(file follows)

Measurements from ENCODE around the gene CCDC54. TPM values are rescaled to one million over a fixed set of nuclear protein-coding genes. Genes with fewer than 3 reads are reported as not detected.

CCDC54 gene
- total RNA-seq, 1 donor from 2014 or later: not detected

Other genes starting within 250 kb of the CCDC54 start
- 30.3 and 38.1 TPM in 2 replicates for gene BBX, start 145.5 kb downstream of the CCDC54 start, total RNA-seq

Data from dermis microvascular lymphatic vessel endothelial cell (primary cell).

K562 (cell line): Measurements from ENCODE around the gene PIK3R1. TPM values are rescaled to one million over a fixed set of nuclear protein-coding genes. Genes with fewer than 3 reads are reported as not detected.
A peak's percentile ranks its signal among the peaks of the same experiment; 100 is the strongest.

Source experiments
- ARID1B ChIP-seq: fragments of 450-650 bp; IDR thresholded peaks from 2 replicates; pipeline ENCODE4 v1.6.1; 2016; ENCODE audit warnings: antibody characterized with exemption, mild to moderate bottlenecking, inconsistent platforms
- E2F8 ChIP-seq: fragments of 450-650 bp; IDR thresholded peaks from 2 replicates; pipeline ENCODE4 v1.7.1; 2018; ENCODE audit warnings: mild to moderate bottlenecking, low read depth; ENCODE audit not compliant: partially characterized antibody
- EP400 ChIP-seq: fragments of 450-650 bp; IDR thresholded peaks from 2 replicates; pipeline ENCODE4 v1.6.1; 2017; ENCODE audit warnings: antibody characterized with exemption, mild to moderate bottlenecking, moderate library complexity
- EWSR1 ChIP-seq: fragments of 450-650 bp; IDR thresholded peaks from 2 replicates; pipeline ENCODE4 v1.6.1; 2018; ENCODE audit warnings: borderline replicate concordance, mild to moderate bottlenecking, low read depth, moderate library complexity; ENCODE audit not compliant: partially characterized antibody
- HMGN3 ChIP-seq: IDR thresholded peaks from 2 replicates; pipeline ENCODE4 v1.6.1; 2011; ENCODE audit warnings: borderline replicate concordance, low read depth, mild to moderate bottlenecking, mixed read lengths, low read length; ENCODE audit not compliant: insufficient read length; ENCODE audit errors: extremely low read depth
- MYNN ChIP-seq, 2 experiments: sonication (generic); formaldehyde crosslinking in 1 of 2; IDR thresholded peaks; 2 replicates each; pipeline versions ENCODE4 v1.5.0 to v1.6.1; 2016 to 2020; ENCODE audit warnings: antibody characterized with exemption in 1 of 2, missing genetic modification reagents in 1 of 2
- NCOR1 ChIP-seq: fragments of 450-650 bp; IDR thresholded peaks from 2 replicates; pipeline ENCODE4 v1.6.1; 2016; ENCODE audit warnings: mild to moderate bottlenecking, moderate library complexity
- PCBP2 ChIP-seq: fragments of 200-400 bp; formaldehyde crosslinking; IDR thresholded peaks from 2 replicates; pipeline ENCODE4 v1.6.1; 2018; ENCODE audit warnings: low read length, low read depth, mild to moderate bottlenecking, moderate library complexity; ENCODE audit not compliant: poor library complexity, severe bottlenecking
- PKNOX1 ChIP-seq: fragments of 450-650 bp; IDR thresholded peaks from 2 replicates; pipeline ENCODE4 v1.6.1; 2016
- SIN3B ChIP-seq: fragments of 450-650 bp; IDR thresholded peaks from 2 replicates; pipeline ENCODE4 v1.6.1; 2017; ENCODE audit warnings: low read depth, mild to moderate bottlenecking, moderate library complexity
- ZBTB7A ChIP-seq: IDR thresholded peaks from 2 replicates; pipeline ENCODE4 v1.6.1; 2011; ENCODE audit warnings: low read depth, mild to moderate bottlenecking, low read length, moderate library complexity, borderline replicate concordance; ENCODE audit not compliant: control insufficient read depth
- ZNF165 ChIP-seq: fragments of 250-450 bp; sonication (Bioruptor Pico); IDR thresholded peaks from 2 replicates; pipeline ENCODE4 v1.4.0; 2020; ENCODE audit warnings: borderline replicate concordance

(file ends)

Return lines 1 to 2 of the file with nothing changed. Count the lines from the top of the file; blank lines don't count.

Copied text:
Measurements from ENCODE around the gene CCDC54. TPM values are rescaled to one million over a fixed set of nuclear protein-coding genes. Genes with fewer than 3 reads are reported as not detected.

CCDC54 gene